Examination of Table II shows the effect of the various treatments on the cation concentration in the resulting ferrierites. The treatment of Example 1 (NH.sub.4 NO.sub.3) is only modestly effective, especially for removal of potassium and iron. The remaining treatments seem especially effective for iron removal and exchange of the various cations. A high degree of sodium and calcium exchange was evident. When the autoclave treatment was employed, potassium removal was enhanced. Also, the level of magnesium was further reduced by the autoclave treatment. Crystallinity after autoclave treatment is shown below in Table III.
TABLE III______________________________________Crystallinity of Treated FerrieritesTREATMENT CRYSTALLINITY.sup.(1)______________________________________Initial 1001 952 1173 1044 1245 76______________________________________ .sup.(1) Relative to ferrierite starting material
In Table IV, listing the results of Examples 6-10 in tabular form, are shown the catalytic results for cracking of a 1:1:1 (by wt.) mixture of normal hexane, 3-methylpentane and 2,3-dimethylbutane at 1000 and 1 atmosphere pressure. Included in the table are results for conversion of the above and calculated rate constants.
TABLE IV__________________________________________________________________________ Wt. % Converted Rate Constants, KExampleFERRIERITE TREATMENT C.sub.6 MP DMB C.sub.6 MP DMB K.sub.C6 /K.sub.MP K.sub.MP /K.sub.DM__________________________________________________________________________6 NH.sub.4 NO.sub.3 43.0 0 0 0.203 -- -- -- --(Product of Example 1)7 Diammonium Oxalate 50.4 0 0 0.180 -- -- -- --(Product of Example 2)8 Oxalic Acid-Metered 59.3 29.0 24.2 0.246 0.098 0.076 2.5 1.3(Product of Example 3)9 Oxalic Acid-Reflux 44.7 2.9 2.3 0.174 0.0086 0.0068 19 1.3(Product of Example 4)10 Oxalic Acid-Autoclave 32.8 11.5 8.9 0.151 0.047 0.036 3.1 1.3(Product of Example 5)__________________________________________________________________________
As can be seen from the results shown in Table IV for cracking of n-hexane, 3-methylpentane and 2,3-dimethylbutane, the treatment of Examples 3-5 have enhanced ferrierite to the extent that it now is more open and therefore cracks selectively the branched hydrocarbons, 3-methylpentane and 2,3-dimethylbutane.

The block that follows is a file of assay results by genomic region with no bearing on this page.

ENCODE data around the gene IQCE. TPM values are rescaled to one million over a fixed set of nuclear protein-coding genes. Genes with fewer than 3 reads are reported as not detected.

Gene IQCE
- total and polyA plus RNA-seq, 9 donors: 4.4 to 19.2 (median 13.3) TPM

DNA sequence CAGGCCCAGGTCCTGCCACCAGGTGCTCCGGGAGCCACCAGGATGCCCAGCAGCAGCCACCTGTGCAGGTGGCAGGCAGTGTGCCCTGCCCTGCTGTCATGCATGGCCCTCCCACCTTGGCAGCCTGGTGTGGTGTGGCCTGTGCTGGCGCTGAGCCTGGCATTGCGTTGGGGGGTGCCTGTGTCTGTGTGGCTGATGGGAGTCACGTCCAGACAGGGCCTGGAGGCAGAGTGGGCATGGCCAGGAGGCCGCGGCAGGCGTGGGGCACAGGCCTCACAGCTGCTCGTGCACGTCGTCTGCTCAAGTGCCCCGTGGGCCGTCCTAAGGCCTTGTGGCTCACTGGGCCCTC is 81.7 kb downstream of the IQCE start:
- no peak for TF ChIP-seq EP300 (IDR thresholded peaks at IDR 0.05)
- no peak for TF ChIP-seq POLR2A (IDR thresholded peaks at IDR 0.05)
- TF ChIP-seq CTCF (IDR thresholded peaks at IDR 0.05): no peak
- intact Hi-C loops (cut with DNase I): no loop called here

On the other hand, ammonium nitrate and diammonium oxalate (treatments of Examples 1 and 2) while making the ferrierite active, did nothing to enhance the openness of the porous system as witnessed by the lack of cracking of the branched hexanes. Only when oxalic acid was used are the branched hexanes cracked selectively. It is interesting to compare these observations with the elemental analyses. Looking at cation contents, there is no obvious explanation of why ammonium nitrate and diammonium oxalate treatments do not yield a ferrierite which will crack the branched hexanes, since the concentrations of cations remaining after all treatments are not dissimilar. It may be that it is not the gross level of cations remaining after treatment, but their positions within the structure of the ferrierite which is important. In other words, the siting of some of the cations will determine whether or not the more bulky hexanes gain access to a cracking site.
Also noteworthy is that most of the treated ferrierites are shape selective for the isohexanes (i.e., methylpentane>dimethylbutane). This is illustrated by the relative rate constants, K.sub.mp /K.sub.dmb. For the treatments of Examples 3, 4 and 5, the ratio exceeds unity.
Uncalcined ferrierite (6.0 g) prepared in Example 3 was exchanged with 0.210 g [(NH.sub.3).sub.4 Pt(II)Cl.sub.2 ] in 15 cc H.sub.2 O at 50 with H.sub.2 O and dried. Analysis showed 0.39 wt.% Pt on ferrierite (theory 2.0%).
This Pt/ferrierite was then mixed with Kaiser alumina to form a finished catalyst, slugged and sized to 10-14 mesh and calcined to 1000 for 1 hour. The formulation was 65% ferrierite, 35% alumina.
For comparison, a catalyst was prepared by thoroughly exchanging 40 g of the same ferrierite (Norton Z700, lot 43050) three times at reflux temperature with 1 molar ammonium nitrate for 24 hours, followed by three exchanges with 1 molar tetramethyl ammonium bromide. The TMA.sup.+ /NH.sub.4.sup.+ ferrierite was dried and 21.3 g (equivalent to 20 g calcined zeolite) was exchanged with 0.1 g platinum as platinum ammine chloride in 30 ml water added dropwise to a 30 ml slurry of the ferrierite in water. The addition was made overnight and lasted 18 hours. The slurry was filtered and washed with water to chloride-free condition. No platinum was found in the filtrate or washings. The ferrierite was dried and the temperature raised over 4-5 hours to 1000 A blend of 5 g of the 0.5% Pt/ferrierite was made with 3.7 g of 73% alumina (α alumina monohydrate), slugged, granulated to 10-14 mesh and calcined as before for 1 hour at 1000 corresponded to 65% ferrierite-35% alumina.
The catalyst of Example 11 (4.67 g) was loaded into a 1/2" dia. microreactor. The reactor was purged with nitrogen, then hydrogen at atmospheric pressure. Pressure was increased to 1000 psig and flow established at 175 cc/min. (STP) and the temperature raised to 500 F. overnight. Arab Light gas oil (pour point 65 into the top of the reactor at 1 to 12 cc/hr. and the temperature adjusted to 800 1000 psig and approximately 0.15 LHSV, conversion to product boiling below 330 and distilled to remove 330 a pour point of -55